For a list of complete portfolio contents, see the back of portfolio certification forms or visit our website: http://www.umb.edu/wpe.
Students must also fill out and submit a Portfolio Submission Form that documents the contents of their portfolio.
Incomplete portfolios will not be evaluated.
Portfolios must be completed with all the necessary signatures and submitted to the Writing Proficiency Office
(CC-01-1313) no later than 4:00 P.M. on Wednesday, January 6, 2015. Portfolios will not be accepted after that
time.
January 2016 WPE Portfolio Reading Set Table of Contents
University of Massachusetts at Boston
Colleges of Education and Human Development, Honors, Liberal Arts,
Nursing and Health Sciences, Public and Community Service, and Science
and Mathematics
Writing Proficiency Evaluation (WPE): Portfolio
Portfolio Reading Set: What Can We Do About Pain?
The portfolio is due on Wednesday, January 6, 2016, no later than 4:00 PM
In the Writing Proficiency Office, CC-1-1300
Table of Contents
1. Woolf, Clifford J. “What is this thing called pain?” The Journal of Clinical Investigation. Volume
120, Number 1,1 November 2010. Web. 23 November 2015
2. Gardner, W.J. and J.C. Licklider. “Suppression of Pain by Sound.” Science 132:32-33, 1960. 23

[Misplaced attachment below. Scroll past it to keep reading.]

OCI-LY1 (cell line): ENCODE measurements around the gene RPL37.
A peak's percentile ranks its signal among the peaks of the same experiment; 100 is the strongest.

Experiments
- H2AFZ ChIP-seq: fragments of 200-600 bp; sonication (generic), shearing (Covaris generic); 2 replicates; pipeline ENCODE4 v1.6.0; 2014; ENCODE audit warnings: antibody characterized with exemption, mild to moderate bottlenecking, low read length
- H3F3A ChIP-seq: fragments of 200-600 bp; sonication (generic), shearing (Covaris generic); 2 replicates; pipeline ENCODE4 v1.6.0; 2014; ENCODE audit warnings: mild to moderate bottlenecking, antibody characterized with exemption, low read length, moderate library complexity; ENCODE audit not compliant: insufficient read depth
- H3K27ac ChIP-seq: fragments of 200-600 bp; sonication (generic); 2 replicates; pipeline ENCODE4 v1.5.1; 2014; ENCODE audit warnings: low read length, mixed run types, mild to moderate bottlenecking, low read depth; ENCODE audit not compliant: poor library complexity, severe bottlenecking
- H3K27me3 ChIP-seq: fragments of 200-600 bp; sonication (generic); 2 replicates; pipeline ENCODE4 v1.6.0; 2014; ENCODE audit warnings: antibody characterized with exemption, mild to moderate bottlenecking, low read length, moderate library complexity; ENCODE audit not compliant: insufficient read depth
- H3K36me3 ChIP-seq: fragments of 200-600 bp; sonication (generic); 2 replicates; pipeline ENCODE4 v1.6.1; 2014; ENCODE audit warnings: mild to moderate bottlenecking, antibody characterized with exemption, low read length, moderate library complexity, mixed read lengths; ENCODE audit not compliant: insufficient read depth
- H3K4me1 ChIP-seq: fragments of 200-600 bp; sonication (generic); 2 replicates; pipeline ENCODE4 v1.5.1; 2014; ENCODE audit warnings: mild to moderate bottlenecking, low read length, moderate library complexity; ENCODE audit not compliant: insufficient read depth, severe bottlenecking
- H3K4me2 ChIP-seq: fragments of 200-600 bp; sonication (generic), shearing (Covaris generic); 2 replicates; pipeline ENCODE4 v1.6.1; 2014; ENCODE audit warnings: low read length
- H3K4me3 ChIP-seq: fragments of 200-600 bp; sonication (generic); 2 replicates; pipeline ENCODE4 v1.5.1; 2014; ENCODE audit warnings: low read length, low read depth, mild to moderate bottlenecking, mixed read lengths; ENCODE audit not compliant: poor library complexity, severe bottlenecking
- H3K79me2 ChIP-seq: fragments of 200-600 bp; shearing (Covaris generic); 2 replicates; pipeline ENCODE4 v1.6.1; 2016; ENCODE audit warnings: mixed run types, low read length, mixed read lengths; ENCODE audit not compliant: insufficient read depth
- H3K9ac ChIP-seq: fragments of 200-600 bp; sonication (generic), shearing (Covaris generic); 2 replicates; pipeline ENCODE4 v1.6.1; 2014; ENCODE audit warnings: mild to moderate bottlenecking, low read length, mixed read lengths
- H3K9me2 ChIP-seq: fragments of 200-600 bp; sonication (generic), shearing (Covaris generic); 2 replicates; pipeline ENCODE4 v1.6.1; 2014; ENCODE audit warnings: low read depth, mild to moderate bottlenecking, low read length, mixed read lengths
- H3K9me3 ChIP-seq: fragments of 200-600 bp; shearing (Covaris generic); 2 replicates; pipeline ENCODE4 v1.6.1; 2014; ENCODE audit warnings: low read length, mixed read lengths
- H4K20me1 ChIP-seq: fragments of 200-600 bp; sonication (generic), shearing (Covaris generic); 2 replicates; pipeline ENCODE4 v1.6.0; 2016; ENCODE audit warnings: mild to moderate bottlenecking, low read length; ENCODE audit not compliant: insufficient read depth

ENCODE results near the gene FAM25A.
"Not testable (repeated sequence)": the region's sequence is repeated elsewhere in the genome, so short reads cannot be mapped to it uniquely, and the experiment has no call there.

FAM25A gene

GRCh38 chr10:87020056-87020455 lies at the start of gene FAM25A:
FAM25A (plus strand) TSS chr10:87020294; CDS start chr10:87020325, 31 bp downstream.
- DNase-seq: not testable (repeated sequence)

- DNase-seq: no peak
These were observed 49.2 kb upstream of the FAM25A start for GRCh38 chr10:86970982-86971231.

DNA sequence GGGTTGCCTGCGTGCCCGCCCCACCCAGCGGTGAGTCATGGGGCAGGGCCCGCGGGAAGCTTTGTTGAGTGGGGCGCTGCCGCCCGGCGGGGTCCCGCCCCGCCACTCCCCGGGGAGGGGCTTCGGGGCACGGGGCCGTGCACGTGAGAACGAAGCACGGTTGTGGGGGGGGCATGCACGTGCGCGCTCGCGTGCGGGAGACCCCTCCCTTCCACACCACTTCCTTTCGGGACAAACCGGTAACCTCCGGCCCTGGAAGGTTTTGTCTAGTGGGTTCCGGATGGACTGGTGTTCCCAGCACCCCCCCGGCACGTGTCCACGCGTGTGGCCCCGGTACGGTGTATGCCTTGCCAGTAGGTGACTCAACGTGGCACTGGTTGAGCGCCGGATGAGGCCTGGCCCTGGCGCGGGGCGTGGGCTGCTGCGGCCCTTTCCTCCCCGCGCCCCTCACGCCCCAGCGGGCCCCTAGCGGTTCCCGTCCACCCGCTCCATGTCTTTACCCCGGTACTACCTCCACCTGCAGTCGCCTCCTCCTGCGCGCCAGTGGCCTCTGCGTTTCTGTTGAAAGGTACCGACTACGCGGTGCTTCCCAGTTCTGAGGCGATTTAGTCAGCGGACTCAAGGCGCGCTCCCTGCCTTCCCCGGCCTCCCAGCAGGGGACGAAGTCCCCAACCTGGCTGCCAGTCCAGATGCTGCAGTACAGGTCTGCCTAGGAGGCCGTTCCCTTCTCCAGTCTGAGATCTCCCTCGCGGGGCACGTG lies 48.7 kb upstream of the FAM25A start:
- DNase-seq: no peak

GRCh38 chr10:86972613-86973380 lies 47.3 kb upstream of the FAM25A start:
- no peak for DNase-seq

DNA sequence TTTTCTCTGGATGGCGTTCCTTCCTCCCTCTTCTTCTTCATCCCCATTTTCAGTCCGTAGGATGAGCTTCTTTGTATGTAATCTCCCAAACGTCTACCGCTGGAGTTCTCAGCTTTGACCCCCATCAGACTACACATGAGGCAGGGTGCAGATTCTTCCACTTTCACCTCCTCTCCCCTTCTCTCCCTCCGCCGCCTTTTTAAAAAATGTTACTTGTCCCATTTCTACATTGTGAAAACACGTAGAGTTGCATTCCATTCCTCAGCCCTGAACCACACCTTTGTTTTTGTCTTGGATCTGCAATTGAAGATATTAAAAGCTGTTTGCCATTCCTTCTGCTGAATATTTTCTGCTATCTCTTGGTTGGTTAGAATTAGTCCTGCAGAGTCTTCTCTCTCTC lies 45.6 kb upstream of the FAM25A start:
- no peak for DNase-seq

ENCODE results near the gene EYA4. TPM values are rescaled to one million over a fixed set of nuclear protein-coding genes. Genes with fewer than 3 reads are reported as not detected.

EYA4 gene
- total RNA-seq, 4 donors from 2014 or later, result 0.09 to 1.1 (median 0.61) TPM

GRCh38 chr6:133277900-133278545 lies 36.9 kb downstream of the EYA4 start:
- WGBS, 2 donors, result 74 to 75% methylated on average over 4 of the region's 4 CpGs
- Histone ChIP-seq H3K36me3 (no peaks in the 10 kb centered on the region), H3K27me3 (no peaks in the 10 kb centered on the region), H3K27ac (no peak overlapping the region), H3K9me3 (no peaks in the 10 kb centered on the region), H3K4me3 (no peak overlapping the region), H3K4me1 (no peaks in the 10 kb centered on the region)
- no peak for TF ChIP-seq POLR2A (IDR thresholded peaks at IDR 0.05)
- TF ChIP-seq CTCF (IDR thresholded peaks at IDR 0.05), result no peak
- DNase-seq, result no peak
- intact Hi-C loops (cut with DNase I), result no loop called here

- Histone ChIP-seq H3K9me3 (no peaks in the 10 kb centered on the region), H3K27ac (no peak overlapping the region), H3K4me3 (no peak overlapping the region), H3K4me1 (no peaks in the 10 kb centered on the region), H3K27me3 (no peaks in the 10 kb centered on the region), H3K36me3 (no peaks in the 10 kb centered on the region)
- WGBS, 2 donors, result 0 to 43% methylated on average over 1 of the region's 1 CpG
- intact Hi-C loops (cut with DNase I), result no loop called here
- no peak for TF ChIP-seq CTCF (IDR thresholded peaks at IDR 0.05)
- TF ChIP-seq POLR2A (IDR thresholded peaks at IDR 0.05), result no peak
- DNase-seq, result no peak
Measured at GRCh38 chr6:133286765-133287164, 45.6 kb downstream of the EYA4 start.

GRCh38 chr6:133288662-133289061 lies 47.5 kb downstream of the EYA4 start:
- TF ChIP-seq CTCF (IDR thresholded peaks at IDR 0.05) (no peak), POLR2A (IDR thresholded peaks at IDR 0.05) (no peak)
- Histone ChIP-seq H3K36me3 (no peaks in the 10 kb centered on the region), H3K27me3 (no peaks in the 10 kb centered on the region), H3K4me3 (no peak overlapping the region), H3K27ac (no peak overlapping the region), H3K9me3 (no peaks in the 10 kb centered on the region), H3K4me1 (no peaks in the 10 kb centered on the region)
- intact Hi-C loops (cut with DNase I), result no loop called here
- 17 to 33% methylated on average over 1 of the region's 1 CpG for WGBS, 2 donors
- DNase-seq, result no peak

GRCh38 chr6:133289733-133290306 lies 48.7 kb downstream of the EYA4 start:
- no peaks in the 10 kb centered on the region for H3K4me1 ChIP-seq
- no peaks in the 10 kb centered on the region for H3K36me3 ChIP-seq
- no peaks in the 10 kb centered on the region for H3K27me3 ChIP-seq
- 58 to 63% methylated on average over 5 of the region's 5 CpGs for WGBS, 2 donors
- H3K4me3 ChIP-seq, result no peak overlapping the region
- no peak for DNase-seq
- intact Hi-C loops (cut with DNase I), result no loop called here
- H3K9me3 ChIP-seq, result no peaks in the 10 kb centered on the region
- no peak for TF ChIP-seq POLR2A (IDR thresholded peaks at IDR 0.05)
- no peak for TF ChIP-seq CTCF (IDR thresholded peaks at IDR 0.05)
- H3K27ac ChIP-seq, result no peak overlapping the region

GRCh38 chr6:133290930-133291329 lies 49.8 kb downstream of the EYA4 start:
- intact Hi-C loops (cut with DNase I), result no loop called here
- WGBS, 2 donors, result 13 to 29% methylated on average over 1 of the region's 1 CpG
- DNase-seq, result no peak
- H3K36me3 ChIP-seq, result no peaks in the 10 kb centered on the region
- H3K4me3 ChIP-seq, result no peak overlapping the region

November 2015. Web. 23 November 2015.
3. Cassileth, Barrie and Andrew J. Vickers. “Massage Therapy for Symptom Control: Outcome Study at
a Major Cancer Center.” Journal of Pain and Symptom Management. Volume 28, Issue 3,
September 2004, Pages 244–249. NEED ACTUAL PAGE NUMBERS USED.
4. Ambrose, Kirsten and Yvonne Golightly. “Physical exercise as non-pharmacological treatment of
chronic pain: Why and when.” Best Practice & Research Clinical Rheumatology. 29 (2015).
Web. 23 November 2015.
5. Fields, Howard L. “Setting the Stage for Pain: Allegorical Tales from Neuroscience.” In Pain and Its
Transformations: The Interface of Biology and Culture. Sarah Coakley and Key Kaufman
Shelemay, eds. Harvard UP, Cambridge, 2007.
Articles reprinted with permission
Notes:
It is essential that you include in your essay specific references to the articles in the reading set, and that
you attribute any material that you summarize, quote, or paraphrase to its source. Base your essay on the
information contained in the set of readings, not on your own experience, on outside readings, or on
courses you have taken. Plagiarism in a portfolio, whether it is in the new essay or in one of the
supporting essays, will be treated in the manner as outlined in the Code of Conduct. The consequences of
violating these policies are serious and may include suspension or expulsion
Your portfolio must contain an essay that is at least five (5) full pages (double spaced in 10
or 12 point type) that answers the question above; at least 15 pages of supporting papers, each
one attached to a completed Certification Form; and a completed Portfolio Submission Form.
The exception to the 15-page supporting-paper requirement only applies to a new transfer student. If,
and only if you are a transfer student who has not yet completed your second semester, then you may
submit a portfolio that has either two or three supporting papers totaling 10 full pages.
You must submit this portfolio to the Writing Proficiency Office (CC-1-1313) by 4:00 p.m. on
Wednesday, January 6, 2016.